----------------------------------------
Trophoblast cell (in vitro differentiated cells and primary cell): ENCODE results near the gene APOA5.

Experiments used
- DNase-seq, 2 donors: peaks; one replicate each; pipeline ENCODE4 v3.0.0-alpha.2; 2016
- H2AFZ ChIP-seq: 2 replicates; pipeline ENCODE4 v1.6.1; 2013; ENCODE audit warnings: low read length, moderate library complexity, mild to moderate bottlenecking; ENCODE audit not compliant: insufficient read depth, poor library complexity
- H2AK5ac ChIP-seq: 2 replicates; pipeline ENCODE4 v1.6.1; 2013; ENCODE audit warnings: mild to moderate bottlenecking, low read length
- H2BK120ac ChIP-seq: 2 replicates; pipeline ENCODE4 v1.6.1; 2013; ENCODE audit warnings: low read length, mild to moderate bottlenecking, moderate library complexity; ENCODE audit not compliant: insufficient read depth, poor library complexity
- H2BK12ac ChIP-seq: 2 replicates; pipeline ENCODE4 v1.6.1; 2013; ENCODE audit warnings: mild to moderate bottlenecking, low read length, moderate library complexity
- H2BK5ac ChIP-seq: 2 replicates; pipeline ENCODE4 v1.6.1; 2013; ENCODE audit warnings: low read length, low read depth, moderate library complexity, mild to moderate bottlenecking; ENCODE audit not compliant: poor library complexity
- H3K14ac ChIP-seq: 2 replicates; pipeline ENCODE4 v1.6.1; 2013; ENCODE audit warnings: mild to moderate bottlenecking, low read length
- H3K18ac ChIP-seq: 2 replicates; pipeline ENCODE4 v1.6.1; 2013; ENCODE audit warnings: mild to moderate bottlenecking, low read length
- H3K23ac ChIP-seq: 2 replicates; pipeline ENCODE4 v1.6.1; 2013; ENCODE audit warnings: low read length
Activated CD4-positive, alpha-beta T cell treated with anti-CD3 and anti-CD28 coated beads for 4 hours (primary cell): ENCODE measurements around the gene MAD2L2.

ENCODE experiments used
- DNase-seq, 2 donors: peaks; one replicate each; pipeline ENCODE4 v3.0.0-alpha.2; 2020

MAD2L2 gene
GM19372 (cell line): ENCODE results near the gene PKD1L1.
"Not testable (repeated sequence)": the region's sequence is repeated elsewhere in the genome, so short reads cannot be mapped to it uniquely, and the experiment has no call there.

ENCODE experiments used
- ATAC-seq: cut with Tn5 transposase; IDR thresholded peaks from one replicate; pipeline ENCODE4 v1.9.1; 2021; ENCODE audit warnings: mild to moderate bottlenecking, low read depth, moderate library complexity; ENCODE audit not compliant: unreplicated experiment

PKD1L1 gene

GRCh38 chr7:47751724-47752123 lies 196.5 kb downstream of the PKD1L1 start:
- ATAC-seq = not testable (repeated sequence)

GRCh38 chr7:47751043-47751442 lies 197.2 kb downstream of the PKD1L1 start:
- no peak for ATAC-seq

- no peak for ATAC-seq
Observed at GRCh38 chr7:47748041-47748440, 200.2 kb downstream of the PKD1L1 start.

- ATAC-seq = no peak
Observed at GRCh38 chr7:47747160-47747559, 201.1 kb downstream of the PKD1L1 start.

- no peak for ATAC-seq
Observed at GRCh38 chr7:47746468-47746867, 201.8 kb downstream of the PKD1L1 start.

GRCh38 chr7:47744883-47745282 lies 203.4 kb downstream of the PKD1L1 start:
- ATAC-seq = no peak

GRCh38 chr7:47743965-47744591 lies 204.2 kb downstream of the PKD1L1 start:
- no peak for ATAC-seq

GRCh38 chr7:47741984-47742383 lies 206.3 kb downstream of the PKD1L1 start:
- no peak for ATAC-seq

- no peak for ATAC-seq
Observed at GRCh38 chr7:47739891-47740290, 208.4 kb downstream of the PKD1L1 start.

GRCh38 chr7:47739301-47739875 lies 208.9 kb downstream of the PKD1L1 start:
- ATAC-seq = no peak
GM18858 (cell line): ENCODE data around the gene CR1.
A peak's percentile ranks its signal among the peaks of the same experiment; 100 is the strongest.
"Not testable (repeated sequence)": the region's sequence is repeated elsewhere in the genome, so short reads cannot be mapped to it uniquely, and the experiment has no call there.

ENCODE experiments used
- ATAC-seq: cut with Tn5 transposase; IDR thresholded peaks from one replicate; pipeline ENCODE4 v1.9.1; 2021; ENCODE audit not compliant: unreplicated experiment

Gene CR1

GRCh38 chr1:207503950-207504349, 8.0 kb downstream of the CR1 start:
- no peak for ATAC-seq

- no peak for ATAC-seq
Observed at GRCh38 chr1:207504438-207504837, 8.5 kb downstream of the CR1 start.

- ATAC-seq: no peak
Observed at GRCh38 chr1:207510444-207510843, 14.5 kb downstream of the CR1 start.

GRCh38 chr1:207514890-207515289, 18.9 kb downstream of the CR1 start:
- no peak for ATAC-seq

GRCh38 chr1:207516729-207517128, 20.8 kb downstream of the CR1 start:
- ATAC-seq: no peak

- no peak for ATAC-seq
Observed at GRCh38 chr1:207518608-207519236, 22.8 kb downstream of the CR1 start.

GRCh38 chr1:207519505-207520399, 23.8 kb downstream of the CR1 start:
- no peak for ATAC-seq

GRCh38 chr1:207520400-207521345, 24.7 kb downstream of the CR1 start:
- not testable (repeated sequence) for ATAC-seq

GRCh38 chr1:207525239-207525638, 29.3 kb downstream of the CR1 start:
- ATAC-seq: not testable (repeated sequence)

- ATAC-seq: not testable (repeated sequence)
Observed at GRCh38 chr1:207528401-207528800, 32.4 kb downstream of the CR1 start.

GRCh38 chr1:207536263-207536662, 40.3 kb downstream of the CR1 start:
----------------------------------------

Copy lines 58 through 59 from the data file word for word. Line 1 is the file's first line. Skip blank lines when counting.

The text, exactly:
Observed at GRCh38 chr1:207518608-207519236, 22.8 kb downstream of the CR1 start.

GRCh38 chr1:207519505-207520399, 23.8 kb downstream of the CR1 start: